It could be argued that the Internet, itself, is a trend. While most of the trends spread through the Internet are temporary, the Internet as a whole would be considered an exception to this commonality. Over the years, as the Internet has evolved, increasing its range of capabilities and functions, people have been using it more and more to spread trends. For example, in 2014, one of the most prominent and popular trends was the ALS Ice Bucket Challenge. For anyone who does not know, this trend involved posting a video of oneself dumping a bucket of ice water on their head and donating one thousand dollars to a fundraiser for the research on a cure for the disease known as ALS, before nominating three other people to do the same. One person nominating three people caused this trend to spread exponentially in less than a year. This trend was also an example of how trends are not only used for entertainment or popularity, but are also used to rally people behind a good cause. What are some other unique trends that have been spread through use of the Internet?
Memes are a peculiar feature of the Internet. In some ways, they are related to Internet slang. For example, many memes involve, or incorporate, phrases of Internet slang. Also, like Internet slang, memes are most commonly practiced in the less formal and professional field of online communication. However, while Internet slang is strictly literary, memes are defined as an activity, concept, catchphrase or piece of media which spreads, often as mimicry, from person to person via the Internet.
One commonality among Internet memes is the use of images that accompany their text. These images are often visual representations or physical manifestations of the joke or message in a meme’s text. For example, the meme known as “do not want” often includes an image of a well-known person or character making a repulsed expression along with the caption, “do not want”.
Many memes represent a very specific reaction or situation that someone may encounter online. Because of this, many of the Internet users that are familiar with memes utilize them to express their reaction to an object, situation, or event. Returning to the “do not want” meme, someone might utilize this meme if they experience something either online or offline that they find disturbing, repulsive, or offensive. This is just one example of how people use memes to communicate on the Internet. What are some other memes that people use, or ways that people use memes?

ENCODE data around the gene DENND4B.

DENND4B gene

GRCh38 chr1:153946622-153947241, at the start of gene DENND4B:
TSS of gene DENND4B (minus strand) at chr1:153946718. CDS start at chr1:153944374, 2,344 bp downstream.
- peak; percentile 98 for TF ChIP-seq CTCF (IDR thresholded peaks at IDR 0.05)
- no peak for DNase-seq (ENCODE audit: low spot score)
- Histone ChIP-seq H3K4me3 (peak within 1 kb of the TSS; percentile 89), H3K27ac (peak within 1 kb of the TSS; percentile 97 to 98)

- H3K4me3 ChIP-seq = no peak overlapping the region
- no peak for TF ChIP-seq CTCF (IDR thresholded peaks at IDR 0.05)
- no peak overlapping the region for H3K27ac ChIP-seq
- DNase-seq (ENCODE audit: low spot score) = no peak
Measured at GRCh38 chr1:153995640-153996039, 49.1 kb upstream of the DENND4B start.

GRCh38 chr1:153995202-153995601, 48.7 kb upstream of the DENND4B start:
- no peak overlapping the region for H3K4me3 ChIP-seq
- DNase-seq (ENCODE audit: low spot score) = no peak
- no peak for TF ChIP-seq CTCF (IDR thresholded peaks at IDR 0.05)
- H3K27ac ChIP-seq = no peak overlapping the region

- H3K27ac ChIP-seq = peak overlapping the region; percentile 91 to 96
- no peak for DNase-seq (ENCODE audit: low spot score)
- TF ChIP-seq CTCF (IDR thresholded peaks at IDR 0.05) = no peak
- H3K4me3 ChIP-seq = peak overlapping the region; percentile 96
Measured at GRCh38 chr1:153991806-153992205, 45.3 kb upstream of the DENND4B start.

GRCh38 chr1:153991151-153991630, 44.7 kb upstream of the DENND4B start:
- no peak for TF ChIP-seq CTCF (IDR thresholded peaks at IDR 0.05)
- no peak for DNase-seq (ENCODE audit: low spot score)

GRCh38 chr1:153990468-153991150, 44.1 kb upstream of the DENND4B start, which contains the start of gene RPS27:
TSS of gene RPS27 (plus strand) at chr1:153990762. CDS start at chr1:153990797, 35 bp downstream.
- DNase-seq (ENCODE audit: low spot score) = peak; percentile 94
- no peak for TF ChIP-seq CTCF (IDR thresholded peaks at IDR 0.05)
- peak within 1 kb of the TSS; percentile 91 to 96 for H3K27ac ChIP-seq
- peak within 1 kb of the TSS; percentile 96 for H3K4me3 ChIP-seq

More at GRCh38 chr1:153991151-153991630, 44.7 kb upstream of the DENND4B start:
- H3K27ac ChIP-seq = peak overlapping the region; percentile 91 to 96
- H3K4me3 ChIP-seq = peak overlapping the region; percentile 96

Every community and culture, both online and offline, contains its own unique traits, practices, and mannerisms. At their cores, they may share the same basic principles, such as ethics, beliefs, or communication. However, these aspects can vary heavily from community to community. Language is a prime example of these highly variable aspects of community.
Within a community, language can develop in specific ways that are exclusive to that community’s particular culture or society. This is proven by the existence of slang. Slang refers to any language, phrases, or words that are used only by an exclusive group. With so many diverse groups and communities on the Internet, there is now an overwhelming amount of slang used by these online groups and communities. For example, many Internet slang phrases come from the abbreviations of other phrases. “Laughing out loud” is expressed as “LOL” on the Internet. “Be right back” is expressed as “BRB”. “I don’t know” becomes “IDK”. Simple abbreviation makes up a sizeable portion of Internet slang. Simplicity and simplification plays a major role in Internet slang. Just as with the abbreviation of short phrases, longer words or phrases are also often shortened or abbreviated. For example, “thanks” is often spelled “thx”. However, since the Internet, and its many communities, are so vast and diverse, there are surely many more slangs with different rules and mannerisms. What are some examples of some other mannerisms of Internet slang?
If you are reading this, I would first like to welcome you to my new blog, Net Talk. I created this blog for a project assigned by one of my college classes. This blog will be focusing on the different methods, mediums, and formats in which people communicate on the Internet, as well as how the Internet impacts language, writing, and communication in general. Over the course of the next week and a half, I will be discussing some of the specific aspects, issues, and phenomena about online communication. Each post will discuss one specific topic; I will make key points about each topic and express my own opinion about them. However, I also want to hear any points or opinions that other people would be willing to share. I will conclude my post on each topic with a question or prompt for you to consider in your response. I would like each response to be at least one paragraph (5-6 sentences), but feel free to write up to three paragraphs. Once again, welcome to Net Talk, and thank you for offering to help me with my project.